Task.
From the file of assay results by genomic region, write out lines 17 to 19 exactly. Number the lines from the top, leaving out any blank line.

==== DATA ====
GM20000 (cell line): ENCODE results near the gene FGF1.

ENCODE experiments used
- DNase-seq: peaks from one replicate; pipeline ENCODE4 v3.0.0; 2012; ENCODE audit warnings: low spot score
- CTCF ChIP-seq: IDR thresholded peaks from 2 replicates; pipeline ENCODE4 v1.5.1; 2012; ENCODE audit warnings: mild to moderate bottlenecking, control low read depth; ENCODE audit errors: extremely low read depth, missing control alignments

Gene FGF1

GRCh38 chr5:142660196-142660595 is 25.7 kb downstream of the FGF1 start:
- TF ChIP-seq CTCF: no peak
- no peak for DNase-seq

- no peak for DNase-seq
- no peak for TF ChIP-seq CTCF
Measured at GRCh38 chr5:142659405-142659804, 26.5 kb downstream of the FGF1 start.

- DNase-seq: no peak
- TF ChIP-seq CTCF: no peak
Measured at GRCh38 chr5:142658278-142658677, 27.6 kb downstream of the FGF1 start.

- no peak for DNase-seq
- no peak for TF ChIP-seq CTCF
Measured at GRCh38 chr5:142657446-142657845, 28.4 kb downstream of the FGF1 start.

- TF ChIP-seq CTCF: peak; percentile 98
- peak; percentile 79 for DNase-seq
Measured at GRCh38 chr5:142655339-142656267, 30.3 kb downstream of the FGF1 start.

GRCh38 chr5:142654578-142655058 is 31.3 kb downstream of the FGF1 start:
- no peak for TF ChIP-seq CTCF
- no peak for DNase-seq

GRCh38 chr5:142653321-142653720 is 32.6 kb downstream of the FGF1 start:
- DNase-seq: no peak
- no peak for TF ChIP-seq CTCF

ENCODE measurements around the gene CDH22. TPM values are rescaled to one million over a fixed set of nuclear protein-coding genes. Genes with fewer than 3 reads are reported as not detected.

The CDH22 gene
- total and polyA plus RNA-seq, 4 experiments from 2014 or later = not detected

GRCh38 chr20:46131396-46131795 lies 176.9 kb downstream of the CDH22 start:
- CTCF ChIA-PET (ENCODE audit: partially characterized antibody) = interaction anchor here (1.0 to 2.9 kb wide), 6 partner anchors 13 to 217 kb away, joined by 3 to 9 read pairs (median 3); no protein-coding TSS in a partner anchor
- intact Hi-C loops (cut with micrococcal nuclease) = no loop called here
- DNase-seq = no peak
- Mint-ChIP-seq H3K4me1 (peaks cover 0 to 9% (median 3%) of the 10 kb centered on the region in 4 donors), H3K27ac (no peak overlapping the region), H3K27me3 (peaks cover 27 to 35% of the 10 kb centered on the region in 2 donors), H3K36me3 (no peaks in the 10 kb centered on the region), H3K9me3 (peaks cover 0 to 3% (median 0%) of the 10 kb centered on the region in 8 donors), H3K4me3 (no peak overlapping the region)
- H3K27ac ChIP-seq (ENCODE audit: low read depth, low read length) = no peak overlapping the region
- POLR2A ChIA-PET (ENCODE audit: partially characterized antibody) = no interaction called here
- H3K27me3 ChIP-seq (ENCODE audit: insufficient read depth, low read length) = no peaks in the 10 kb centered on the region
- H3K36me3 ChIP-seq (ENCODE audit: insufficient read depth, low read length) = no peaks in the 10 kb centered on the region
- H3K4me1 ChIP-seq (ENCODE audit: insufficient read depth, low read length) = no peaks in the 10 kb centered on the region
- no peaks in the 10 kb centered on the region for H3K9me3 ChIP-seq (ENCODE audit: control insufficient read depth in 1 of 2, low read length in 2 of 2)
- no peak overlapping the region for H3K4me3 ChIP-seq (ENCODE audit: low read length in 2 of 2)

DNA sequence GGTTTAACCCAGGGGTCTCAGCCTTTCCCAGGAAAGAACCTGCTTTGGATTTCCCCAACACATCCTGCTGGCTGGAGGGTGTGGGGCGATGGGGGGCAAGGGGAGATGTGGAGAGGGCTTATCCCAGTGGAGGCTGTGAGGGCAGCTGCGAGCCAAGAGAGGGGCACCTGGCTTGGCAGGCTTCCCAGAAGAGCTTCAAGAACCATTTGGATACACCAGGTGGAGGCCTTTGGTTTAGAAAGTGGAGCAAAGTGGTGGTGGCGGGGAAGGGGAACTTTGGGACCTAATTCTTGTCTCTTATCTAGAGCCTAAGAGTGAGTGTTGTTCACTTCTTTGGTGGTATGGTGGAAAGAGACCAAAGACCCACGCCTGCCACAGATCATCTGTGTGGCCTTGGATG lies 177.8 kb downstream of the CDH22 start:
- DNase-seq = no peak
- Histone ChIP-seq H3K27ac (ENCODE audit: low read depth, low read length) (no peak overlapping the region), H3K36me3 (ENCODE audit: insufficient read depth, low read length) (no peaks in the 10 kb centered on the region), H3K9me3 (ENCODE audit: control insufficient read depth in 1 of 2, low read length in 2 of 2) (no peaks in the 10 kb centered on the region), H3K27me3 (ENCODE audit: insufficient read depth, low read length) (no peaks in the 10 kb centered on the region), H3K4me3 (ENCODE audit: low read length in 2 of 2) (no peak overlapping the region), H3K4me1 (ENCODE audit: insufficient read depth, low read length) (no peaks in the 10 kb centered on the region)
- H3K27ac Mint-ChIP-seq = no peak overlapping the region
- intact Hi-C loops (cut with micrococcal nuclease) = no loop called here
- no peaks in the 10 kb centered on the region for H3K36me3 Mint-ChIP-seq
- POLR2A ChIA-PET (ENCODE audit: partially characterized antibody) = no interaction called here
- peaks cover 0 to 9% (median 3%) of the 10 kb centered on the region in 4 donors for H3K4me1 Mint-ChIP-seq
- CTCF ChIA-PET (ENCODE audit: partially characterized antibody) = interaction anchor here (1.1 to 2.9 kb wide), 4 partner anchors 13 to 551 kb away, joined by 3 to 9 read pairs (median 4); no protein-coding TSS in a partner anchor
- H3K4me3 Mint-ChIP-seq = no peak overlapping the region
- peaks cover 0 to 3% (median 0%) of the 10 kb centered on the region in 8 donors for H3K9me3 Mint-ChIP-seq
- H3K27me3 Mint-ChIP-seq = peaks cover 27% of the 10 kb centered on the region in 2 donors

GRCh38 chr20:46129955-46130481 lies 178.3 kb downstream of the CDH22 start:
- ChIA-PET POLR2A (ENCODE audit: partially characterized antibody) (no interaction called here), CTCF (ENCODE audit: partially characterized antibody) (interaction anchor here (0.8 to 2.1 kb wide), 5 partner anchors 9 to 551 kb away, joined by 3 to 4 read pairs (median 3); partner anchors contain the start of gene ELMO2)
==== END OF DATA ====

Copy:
Measured at GRCh38 chr5:142657446-142657845, 28.4 kb downstream of the FGF1 start.

- TF ChIP-seq CTCF: peak; percentile 98
- peak; percentile 79 for DNase-seq